Washington 4 Feby. 1818.
My journal does most assuredly take a considerable portion of my time, my dear George, but that is not the reason of my not having written to you so often as you seem to have expected—I need not tell you who know me so well, that I am apt to fret under disappointments, and more particularly when they proceed from those whose interests are so deeply connected with my happiness, and that it requires time to allay the unpleasant feelings thus excited; were I to write while under their influence my Letters could afford neither pleasure or satisfaction, and timely reflection has saved both you and myself from unavailing uneasiness—Independent of this circumstance the manner in which you answered my last Letter, led me to imagine that my correspondence or remarks were of little importance to one who evidently exulted in an imagined superiority, and I thought I had better relinquish the prospect of improvement which no doubt would have accrued to me, than [teaze] you with nonsense that could be of no advantage—I hope these reasons will satisfy you as to the cause of my silence and that you will feel their weight and importance—
Weddings are seldom gay things in themselves though generally foreruners of pleasure and amusement—Among the marriages you do not mention Miss Waterhouse who I understood was engaged to Mr. W[. . .]. How do you like the youngest I am told she is pretty & amicable!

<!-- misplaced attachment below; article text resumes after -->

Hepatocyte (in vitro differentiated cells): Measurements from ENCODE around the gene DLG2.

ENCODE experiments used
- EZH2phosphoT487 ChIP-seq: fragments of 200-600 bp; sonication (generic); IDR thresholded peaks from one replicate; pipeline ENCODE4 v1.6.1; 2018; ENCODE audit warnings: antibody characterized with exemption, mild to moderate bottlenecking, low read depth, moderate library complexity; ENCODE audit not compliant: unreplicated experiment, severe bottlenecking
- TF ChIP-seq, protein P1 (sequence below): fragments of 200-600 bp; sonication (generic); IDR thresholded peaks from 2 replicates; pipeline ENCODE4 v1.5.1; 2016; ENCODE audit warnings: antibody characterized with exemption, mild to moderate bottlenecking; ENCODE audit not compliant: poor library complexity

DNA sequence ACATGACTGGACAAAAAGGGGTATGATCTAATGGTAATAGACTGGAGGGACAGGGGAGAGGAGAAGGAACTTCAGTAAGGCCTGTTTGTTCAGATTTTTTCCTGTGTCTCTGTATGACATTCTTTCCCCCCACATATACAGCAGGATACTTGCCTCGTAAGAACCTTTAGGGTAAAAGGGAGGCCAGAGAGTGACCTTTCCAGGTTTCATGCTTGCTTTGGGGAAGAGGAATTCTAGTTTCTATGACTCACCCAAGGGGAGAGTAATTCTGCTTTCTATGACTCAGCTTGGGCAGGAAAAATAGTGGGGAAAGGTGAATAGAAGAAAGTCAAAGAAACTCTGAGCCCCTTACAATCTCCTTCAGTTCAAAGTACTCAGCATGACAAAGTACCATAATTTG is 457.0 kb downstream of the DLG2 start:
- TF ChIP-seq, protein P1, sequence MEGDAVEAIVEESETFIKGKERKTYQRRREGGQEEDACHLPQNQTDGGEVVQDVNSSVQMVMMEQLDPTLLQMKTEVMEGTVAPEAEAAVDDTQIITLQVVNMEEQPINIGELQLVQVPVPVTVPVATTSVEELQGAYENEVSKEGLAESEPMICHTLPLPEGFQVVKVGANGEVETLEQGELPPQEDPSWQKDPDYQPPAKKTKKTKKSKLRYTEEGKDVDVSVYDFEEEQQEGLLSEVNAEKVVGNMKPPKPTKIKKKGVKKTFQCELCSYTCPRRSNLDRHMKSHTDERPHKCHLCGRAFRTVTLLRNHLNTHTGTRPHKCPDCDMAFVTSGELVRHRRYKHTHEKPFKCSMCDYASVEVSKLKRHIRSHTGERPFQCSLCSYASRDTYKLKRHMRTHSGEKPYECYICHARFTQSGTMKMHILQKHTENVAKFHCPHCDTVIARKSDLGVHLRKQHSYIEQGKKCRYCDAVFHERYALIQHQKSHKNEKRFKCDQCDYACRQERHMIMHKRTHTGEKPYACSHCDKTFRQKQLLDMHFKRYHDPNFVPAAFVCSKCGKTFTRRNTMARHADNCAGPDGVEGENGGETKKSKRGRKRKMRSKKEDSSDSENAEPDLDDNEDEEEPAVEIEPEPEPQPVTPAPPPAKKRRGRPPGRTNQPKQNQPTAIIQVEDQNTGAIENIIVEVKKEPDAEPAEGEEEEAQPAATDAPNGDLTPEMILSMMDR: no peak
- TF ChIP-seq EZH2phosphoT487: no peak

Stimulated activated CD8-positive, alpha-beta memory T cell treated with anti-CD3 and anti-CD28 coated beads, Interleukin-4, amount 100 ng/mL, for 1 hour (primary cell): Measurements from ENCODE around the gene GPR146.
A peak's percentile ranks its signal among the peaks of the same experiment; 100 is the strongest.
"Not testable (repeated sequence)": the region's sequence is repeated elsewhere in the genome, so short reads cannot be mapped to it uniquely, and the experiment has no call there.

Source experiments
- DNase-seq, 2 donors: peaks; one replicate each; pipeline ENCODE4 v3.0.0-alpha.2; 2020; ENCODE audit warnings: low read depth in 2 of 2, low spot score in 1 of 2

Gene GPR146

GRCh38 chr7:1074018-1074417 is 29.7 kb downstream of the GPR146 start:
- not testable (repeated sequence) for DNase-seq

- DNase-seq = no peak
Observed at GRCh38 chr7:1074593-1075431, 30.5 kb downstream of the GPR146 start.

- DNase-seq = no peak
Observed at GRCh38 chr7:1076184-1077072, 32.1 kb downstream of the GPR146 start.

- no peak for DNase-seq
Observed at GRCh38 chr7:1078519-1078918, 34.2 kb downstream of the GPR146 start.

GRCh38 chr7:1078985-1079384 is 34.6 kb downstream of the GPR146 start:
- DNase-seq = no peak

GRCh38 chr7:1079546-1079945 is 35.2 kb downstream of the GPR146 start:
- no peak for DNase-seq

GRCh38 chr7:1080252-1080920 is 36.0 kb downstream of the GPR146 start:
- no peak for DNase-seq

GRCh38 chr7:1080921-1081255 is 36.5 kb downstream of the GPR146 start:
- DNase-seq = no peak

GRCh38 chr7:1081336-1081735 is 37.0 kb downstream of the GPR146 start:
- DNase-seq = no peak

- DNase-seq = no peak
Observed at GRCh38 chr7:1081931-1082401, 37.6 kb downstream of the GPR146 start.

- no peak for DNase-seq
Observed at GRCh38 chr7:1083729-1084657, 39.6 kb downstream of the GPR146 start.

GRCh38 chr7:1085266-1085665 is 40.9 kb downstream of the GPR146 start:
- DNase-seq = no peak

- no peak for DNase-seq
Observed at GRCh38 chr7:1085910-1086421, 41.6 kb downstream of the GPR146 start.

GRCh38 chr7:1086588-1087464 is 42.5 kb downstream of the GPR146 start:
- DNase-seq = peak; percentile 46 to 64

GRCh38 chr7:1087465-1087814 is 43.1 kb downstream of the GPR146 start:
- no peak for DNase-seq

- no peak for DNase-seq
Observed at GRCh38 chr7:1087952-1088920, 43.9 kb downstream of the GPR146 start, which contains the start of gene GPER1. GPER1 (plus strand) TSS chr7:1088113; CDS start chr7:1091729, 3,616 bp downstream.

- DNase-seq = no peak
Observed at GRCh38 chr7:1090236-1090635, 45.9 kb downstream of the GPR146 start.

Every post brings us flattering news from your Brothers—John over-leaps every barrier by a well understood ambition and suffers nothing to pass him—he will I have no doubt shine forth some of these days a bright constellation—Charles is likewise highly commended—And I hope will not sacrifice real opportunity of acquirement for trifling and promiscuous reading which though in some points of view beneficial has a tendency to warp the judgement and incapacitates us from close application by producing an appetite for variety difficult to appease—
I wish you well through your examination if it has not already taken place and once launched on the stormy ocean of a College life, I trust you will call forth all the energy of character so vitally necessary, to guard you against the manifold-dangers which will assail you in every form of temptation—Imagine me near you in the moment of trial, and fancy you see the burning blush of shame, and indignation, beaming on my Cheek should you sink into vice, or ever run into error, and let me have the delightful idea of knowing, that this thought preserved you good and virtuous, and insured you the respect and Love of Your Mother
L. C. Adams
I shall be very happy to have the North American Review—Present my Compliments to Pret. Kirkland likewise to Mr & Mrs Gilman—Mr King speaks highly of Mr Pray—
MHi: Adams Papers.